image captionThe Biden administration is expected to announce the sanctions as soon as Thursday
The US government is set to issue a wide range of sanctions against Russia, according to reports.
The move would be retaliation for cyber-attacks aimed at the US, including alleged interference in the 2020 presidential elections.
The sanctions, expected as soon as Thursday, target more than 30 Russian entities and include the expulsion of at least 10 individuals from the US.
Diplomats will reportedly be among those targeted.
The administration of US President Joe Biden is also expected to issue an executive order barring US financial institutions from purchasing rouble-denominated bonds from June, sources told BBC partner CBS News.
The measures are coming at a tense time for US-Russia relations.
They are the second major round of sanctions against Moscow after seven mid-level and senior Russian officials, and more than a dozen government entities, were targeted over the poisoning of Kremlin critic Alexei Navalny last month. Russia says it had no part in the poisoning.
In a call with Russian President Vladimir Putin on Tuesday, Mr Biden said the US would “act firmly” in defence of its national interests.
image captionMr Putin is said to be considering Mr Biden’s offer of a summit
Mr Biden also proposed a meeting with Mr Putin “in a third country” that could allow the leaders to find areas to work together.
But Kremlin spokesman Dmitry Peskov said any new sanctions, which he described as illegal, would not help plans for a summit.
Last year, cyber-security researchers identified a hack in a piece of software called SolarWinds – an intrusion that gave cyber-criminals access to 18,000 government and private computer networks.
Intelligence officials believe Russia was behind the attack. The hackers gained access to digital files of several US government agencies, including the treasury, justice and state departments.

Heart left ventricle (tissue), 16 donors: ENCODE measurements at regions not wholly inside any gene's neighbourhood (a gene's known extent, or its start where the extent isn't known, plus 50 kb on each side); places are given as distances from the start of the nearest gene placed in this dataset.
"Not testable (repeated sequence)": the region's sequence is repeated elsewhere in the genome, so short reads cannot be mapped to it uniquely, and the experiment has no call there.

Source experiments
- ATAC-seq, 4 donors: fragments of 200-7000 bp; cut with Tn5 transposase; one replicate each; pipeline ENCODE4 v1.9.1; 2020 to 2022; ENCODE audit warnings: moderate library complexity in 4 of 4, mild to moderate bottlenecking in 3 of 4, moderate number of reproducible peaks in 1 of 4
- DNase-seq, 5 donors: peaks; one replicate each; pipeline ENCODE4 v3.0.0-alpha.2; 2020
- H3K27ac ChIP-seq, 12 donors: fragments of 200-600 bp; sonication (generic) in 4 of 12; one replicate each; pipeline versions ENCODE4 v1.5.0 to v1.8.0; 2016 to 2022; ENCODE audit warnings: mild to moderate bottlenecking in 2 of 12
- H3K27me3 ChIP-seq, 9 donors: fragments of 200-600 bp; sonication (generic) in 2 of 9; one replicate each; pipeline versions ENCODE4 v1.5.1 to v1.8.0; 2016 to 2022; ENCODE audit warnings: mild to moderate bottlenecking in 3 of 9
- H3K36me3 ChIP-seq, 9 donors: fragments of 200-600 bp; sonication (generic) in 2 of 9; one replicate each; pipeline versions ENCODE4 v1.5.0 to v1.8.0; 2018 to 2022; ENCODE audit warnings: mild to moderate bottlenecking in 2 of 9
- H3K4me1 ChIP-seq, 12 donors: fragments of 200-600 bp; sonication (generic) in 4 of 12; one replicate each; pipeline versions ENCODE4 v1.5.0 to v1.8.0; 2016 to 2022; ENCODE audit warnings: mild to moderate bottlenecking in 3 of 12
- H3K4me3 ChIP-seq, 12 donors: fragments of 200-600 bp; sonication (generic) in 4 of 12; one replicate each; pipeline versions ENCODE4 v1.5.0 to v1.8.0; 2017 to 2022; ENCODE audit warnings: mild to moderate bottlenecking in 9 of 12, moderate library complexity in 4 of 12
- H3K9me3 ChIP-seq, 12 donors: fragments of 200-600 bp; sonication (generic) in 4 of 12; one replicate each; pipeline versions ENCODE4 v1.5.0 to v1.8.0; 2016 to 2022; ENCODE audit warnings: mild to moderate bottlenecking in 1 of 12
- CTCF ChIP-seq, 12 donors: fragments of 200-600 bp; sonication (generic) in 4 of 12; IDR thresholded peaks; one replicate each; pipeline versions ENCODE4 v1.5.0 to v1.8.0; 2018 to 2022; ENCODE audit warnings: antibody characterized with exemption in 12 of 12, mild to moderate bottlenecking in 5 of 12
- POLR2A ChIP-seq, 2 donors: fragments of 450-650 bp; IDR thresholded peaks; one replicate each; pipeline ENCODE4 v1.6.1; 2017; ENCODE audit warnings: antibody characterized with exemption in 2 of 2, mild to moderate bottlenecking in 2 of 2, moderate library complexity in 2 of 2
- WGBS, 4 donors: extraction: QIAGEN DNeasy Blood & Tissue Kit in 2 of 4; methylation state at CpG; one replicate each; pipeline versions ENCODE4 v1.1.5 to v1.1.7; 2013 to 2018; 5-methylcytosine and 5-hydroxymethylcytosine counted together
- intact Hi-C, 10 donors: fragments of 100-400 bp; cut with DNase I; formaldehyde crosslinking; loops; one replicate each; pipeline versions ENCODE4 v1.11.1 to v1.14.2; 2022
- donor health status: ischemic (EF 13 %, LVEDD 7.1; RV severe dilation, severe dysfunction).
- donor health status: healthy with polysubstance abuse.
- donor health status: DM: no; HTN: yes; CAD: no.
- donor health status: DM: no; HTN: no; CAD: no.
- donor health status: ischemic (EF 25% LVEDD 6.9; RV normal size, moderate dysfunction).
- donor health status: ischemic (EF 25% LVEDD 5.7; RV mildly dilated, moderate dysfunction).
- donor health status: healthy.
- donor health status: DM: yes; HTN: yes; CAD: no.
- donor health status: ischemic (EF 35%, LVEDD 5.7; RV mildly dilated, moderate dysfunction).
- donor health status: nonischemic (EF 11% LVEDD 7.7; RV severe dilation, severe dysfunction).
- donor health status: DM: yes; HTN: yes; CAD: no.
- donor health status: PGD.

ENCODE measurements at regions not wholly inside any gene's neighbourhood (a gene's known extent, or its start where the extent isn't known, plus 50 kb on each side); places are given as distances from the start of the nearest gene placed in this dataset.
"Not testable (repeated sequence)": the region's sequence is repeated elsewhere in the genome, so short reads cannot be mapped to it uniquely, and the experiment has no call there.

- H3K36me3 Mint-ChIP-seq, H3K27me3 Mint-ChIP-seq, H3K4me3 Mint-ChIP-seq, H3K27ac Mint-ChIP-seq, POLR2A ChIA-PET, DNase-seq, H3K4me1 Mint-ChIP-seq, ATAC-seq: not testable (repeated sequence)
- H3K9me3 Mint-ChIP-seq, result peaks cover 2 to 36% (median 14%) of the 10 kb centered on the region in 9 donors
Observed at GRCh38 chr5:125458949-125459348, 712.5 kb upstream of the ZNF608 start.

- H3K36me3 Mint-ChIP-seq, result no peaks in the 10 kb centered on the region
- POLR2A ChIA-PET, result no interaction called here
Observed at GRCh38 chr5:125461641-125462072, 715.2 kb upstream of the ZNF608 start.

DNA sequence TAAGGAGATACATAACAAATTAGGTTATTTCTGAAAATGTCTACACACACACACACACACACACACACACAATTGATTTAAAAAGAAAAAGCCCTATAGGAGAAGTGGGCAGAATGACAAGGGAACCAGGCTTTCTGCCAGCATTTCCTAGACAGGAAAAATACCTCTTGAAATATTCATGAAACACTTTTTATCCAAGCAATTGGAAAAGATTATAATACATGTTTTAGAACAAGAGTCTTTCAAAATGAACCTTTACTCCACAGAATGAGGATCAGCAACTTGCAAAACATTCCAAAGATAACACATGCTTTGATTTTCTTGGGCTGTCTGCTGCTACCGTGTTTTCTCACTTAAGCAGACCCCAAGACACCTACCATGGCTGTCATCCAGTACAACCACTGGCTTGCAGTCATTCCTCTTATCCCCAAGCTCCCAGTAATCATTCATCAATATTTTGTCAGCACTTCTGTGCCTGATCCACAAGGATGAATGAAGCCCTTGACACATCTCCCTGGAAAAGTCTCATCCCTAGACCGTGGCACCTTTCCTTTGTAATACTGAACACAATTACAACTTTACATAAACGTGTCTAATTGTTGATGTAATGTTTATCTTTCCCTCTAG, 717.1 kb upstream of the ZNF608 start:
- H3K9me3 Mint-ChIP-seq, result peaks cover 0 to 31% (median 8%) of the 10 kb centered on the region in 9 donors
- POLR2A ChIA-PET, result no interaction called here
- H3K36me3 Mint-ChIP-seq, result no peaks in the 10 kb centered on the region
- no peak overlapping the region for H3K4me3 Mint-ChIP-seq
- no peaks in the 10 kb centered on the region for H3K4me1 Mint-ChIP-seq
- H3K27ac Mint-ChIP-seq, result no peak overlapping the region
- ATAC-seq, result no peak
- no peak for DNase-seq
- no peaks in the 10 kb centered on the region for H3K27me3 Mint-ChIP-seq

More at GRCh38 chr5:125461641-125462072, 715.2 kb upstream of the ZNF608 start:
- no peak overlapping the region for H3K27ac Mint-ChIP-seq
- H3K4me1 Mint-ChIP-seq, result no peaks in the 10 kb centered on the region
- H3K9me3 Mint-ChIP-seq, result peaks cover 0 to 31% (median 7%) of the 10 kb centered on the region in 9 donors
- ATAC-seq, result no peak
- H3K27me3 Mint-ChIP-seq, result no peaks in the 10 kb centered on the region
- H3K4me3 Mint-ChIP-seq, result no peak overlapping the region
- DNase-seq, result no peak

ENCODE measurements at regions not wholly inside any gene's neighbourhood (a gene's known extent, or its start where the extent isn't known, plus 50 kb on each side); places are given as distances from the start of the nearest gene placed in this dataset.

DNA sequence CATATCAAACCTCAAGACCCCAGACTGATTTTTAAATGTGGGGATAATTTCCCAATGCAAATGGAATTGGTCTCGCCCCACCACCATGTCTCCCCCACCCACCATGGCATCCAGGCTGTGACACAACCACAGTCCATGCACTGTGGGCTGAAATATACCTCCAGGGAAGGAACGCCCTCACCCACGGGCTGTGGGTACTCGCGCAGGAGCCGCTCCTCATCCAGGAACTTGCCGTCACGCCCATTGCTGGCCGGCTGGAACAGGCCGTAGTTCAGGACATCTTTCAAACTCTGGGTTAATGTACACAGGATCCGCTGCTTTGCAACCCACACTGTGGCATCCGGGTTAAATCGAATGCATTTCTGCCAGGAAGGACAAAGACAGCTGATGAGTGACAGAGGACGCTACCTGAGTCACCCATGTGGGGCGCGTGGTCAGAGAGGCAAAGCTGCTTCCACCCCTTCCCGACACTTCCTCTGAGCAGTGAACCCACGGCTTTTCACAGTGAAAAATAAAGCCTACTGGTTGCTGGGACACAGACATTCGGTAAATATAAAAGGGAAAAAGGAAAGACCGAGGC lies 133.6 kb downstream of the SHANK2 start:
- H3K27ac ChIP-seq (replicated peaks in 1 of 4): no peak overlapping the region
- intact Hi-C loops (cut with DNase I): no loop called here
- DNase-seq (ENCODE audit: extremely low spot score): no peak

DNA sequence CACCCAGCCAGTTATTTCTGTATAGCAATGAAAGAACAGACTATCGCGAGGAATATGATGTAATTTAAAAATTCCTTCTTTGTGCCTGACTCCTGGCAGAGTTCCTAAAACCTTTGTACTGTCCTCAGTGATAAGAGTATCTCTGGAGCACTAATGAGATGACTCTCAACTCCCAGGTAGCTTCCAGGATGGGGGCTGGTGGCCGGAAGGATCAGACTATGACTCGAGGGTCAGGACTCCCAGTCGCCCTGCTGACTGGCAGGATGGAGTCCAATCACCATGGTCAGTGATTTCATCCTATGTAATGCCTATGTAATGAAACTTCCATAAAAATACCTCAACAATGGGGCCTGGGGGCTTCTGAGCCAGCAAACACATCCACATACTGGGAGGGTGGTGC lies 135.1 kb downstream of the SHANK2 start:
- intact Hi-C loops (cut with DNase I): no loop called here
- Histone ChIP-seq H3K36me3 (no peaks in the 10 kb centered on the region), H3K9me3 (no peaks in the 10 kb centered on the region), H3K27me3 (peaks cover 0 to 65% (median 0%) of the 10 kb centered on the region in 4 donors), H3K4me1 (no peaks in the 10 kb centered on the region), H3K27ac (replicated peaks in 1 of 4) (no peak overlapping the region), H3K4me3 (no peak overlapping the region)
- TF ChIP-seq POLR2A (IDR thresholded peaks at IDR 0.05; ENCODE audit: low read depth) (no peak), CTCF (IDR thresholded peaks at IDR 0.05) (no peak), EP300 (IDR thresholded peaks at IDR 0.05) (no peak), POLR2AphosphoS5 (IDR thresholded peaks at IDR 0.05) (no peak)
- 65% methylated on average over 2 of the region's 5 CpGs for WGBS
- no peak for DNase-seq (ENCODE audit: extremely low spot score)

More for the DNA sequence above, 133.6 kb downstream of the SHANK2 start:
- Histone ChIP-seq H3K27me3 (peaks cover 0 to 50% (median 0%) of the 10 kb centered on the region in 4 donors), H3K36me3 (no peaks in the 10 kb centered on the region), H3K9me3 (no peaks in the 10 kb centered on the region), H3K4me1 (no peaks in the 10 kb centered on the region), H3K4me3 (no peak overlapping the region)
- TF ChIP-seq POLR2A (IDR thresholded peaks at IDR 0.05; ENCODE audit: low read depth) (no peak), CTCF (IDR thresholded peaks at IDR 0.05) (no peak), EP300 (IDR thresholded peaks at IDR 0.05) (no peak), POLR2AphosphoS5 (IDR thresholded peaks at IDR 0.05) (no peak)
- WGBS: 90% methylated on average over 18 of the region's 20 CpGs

Microsoft president Brad Smith said in February the SolarWinds hack was “the largest and most sophisticated” the world had ever seen.
Last December then US Secretary of State Mike Pompeo said he believed Russia was behind the attack but US investigators “were still unpacking precisely what it is”.
The US is now set to formally accuse Russian intelligence of carrying out the hack. Russia has denied any involvement.
In his first foreign policy speech in February, Mr Biden made it clear he planned to stand up to Russia, pledging to hold it to account for alleged cyber-attacks and election interference.
“The days of the United States rolling over in the face of Russia’s aggressive actions are over,” he said.
The quote provided a stark contrast to the words of his predecessor, Donald Trump, who rarely criticised Mr Putin.
In a report last month, US intelligence agencies concluded the Russian president had probably directed online efforts to help Donald Trump win a second term as US president.
The US has also publicly warned Russia against aggressive actions in Ukraine. Russia is beefing up its military presence near Ukraine’s’ eastern border.
image captionUkraine’s military also fears Russian aggression in the east of the country
And in a televised interview last month, when asked if he thought Mr Putin was a “killer”, the US president replied “I do”.
Mr Peskov refused to comment in detail on “newspaper reports” of sanctions but said there was “no smoke without fire”.
“What is currently being discussed – probably sanctions – will in no way help such a meeting. That is unambiguous,” he said.
The spokesman said on Wednesday Moscow would consider Mr Biden’s offer of talks.
But he said that “announced initiatives should be matched with actions”. According to reports, the US ambassador in Moscow was told by Russian officials that Washington must refrain from new sanctions if it wanted to mend the relationship.
Mr Peskov also appeared to explain troop movements near Ukraine as a way of anticipating US actions such as sanctions.
“The hostility and unpredictability of America’s actions force us in general to be prepared for the worst scenarios,” he said last week.
media captionExperts have been warning for years that it’s not a matter of if, but when, hackers will kill somebody